One of the main guests of this year’s Krakow Film Music Festival was Scottish composer Craig Armstrong. The gala concert of this edition was held in honor of his film music, but also for the songs he has arranged. During the rehearsals of the gala, with singers and dancers practicing on stage together with the orchestra in the background, I had the privilege to talk to the composer, who has been composing for decades within, but also outside of the film industry. The interview was held on May 18, 2019, and we talked about the start of his musical career, his influences when he was a child and his love for choir music.
Anton Smit: To start things off, how did you get into the business of being a film composer?
Craig Armstrong: I started doing lots of music for theater in Glasgow in Scotland, where I live. There was a theater there called the Tron Theatre. I think I have worked for them, on and off, for about five years. We did lots of productions and one of the actors was Peter Mullan, who went on to make films like Orphans, The Magdalene Sisters and Neds. It was him that first asked me to do a short movie: He made a ten-minute movie and I did the music. My first big break was Romeo and Juliet for the more Hollywood type films, and that was through a lot of arranging work I had done. I had done lots of string arrangements for Madonna, U2 and Tina Turner. Director Baz Luhrmann heard that and then he asked me to be involved in the film. These two different parallel threads are how I got into doing film music.
AS: When I think about your music for films, a strong theme or a powerful track from your soundtrack albums come to mind. Is that something you work on first when you take on a new film project or do you approach it chronologically?
CA: The thing that happens quite a lot is that you get a script for the film, and quite often I read that before I see the film itself. That can give you a good idea of the atmosphere and the emotion of the film, and quite often I start writing before I have even seen the film. From that and from seeing the early bits of the film I try to get a piece of music that kind of reflects the core feeling of the film. That is my approach really. Usually, the script is very evocative, or say something like The Great Gatsby it is a very famous book. I think you know roughly the emotional journey of that film. That is how I start, so I start quite early. Often I start before I have seen the pictures.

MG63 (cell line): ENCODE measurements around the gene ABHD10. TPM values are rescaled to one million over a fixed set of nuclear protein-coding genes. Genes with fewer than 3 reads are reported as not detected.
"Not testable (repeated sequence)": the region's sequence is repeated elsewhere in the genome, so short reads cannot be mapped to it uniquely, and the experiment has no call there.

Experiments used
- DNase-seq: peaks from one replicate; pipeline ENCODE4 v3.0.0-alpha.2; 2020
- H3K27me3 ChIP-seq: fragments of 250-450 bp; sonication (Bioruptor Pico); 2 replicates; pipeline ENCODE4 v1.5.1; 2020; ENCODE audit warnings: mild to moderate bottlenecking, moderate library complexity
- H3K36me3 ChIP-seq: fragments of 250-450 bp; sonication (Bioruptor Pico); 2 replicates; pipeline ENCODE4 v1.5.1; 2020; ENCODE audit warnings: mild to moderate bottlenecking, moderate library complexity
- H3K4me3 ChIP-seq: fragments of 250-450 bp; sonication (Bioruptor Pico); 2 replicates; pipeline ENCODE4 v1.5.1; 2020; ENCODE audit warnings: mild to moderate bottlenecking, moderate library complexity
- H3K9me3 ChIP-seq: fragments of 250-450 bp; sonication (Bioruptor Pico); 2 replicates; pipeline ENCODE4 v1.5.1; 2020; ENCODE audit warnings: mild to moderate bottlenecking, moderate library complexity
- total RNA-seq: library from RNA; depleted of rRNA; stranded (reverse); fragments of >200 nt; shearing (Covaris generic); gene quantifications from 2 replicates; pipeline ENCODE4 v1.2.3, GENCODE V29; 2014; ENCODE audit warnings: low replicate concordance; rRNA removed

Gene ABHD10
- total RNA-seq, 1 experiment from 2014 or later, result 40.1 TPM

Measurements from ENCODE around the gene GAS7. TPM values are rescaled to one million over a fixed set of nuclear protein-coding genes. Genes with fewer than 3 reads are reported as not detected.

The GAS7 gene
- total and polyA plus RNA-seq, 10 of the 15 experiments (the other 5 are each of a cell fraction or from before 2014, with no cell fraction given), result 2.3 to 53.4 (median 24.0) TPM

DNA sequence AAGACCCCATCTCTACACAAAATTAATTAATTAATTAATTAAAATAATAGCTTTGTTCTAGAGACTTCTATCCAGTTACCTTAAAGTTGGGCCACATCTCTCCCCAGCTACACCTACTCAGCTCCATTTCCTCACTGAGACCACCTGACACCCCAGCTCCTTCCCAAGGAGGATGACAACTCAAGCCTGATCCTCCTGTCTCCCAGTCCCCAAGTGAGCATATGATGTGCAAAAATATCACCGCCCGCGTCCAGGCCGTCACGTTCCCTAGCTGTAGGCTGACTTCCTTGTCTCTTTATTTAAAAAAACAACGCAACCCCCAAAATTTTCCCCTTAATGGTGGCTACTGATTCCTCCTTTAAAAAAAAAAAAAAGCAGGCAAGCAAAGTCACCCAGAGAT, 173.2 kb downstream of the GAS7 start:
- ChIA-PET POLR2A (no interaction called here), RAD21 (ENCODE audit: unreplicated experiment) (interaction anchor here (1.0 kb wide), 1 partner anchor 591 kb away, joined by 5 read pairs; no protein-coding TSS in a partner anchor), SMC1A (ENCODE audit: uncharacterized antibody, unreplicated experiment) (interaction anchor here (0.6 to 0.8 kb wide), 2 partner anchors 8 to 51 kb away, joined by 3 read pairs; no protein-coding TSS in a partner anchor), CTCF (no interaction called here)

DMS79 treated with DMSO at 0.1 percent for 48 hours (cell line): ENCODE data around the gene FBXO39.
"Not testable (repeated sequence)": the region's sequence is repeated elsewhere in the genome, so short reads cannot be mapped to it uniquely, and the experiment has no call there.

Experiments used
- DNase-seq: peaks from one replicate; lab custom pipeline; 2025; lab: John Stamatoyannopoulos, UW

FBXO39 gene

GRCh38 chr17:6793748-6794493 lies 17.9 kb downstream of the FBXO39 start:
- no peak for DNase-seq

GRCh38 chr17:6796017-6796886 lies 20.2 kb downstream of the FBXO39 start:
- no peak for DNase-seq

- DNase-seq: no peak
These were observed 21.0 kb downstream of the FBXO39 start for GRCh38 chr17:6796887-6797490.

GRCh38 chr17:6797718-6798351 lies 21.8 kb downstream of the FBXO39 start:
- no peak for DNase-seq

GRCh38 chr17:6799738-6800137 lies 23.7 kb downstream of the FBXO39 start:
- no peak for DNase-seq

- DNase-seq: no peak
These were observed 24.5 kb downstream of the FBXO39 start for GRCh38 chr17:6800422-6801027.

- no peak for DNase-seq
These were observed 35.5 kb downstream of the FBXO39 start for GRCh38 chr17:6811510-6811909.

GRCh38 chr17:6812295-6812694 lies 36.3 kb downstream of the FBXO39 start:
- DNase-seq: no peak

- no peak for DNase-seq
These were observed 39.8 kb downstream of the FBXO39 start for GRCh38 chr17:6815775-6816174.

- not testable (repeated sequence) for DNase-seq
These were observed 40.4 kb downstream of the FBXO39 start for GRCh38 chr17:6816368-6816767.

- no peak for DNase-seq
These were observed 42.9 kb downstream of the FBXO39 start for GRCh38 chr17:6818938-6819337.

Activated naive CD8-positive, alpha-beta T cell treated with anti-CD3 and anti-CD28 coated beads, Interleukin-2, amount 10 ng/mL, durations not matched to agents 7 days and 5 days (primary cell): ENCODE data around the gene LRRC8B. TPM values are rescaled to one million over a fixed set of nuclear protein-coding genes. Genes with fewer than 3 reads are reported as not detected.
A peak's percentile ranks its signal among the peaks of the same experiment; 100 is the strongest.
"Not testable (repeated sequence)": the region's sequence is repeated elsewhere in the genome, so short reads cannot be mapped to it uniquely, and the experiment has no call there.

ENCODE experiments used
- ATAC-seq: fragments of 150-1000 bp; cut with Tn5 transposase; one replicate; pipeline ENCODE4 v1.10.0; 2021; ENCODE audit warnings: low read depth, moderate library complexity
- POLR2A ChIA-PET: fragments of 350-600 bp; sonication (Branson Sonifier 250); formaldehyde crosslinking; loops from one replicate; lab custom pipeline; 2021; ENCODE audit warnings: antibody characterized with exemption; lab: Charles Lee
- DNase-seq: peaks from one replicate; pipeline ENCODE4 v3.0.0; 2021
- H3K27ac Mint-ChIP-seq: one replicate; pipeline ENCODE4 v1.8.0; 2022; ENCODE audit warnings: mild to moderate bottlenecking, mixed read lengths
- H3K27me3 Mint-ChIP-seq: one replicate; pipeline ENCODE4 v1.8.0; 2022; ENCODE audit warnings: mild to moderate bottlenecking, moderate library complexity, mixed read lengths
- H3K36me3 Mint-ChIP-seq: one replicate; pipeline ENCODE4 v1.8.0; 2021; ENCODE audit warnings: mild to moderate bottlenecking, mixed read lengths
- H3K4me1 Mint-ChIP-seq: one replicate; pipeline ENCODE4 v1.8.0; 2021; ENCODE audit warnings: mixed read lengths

AS: You do so many other things besides composing music for movies. Does that mean that images from a movie are not that important for you?
CA: I wouldn’t say that. I think that once you get the film, especially if you are working with directors like Baz and Oliver Stone. The picture, obviously, is a huge influence as well. I do write before I see the picture, but when I get the picture itself then I start working on that. It doesn’t preclude having some ideas before it.
AS: You have been writing music for 40 years now, as you have mentioned on a panel here at the festival. Do you still use the same method of composing, or has that changed a lot?
CA: I think for each film you can try different things, whatever your orchestration is, can make a big difference. If you are doing a film and you got a choir, for instance, that is a huge different texture to work with. I just did a film earlier this year where it was mainly synthesizers. I have an old collection of vintage synthesizers, so that was fun. I think that each film has its own idiosyncrasy. The way to write for them is very much dictated by the movie.
AS: Do you have any say in what kind of style you want to use for a movie? Is it your choice to do something with synthesizers or a choir?
CA: I think we are allowed to say that I think a film would be great for cellos, basses, whatever. The thing that is great about film is that you are part of this big family. It is a massive amount of artists working together. It is the scriptwriter, the people making the design, like Catherine Martin, the actors, cinematography is a huge thing, the direction, the music and the sound effects. A massive amount has to come together as a family of film making for a film to work. I think that is why when a film is really good, you know that everybody is working to the best of their ability. I like that factor in a film. It is part of a big collaboration. It is like being in a different family for a year, or a couple of years. It is very much like I am back to what I used to do when I did the theater work at the very beginning. That is also a sort of a close-knit family trying to make a production. Everybody is going towards the same goal. I think films are very like that.